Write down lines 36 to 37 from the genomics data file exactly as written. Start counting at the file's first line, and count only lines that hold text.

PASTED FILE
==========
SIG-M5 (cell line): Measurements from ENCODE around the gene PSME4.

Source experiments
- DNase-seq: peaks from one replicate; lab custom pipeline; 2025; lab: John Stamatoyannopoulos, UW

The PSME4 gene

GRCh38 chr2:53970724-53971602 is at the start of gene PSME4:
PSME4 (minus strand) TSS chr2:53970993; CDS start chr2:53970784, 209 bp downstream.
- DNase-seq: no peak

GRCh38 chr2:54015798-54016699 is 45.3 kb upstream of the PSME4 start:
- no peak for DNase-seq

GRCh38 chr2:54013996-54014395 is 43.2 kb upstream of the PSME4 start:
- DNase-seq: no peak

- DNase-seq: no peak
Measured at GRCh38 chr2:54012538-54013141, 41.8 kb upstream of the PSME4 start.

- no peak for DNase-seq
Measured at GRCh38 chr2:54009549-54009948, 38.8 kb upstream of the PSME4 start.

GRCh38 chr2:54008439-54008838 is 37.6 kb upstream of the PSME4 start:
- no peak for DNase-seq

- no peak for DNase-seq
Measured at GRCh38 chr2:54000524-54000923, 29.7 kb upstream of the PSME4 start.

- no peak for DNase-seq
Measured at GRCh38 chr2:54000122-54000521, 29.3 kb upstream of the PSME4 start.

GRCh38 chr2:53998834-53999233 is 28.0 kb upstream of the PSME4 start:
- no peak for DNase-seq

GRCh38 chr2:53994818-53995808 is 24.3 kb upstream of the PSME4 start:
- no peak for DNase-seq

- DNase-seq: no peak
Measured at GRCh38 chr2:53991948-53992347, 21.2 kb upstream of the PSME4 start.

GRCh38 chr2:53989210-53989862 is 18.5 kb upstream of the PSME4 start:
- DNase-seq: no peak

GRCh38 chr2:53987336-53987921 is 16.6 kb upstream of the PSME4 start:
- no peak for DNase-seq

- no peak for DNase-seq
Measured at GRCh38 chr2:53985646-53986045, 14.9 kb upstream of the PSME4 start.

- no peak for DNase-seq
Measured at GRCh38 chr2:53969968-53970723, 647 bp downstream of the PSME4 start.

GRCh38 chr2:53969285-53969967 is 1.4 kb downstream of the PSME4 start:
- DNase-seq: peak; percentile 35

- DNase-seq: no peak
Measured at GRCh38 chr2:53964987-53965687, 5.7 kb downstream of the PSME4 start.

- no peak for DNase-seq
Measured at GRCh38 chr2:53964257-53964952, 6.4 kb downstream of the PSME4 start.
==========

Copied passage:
GRCh38 chr2:53969285-53969967 is 1.4 kb downstream of the PSME4 start:
- DNase-seq: peak; percentile 35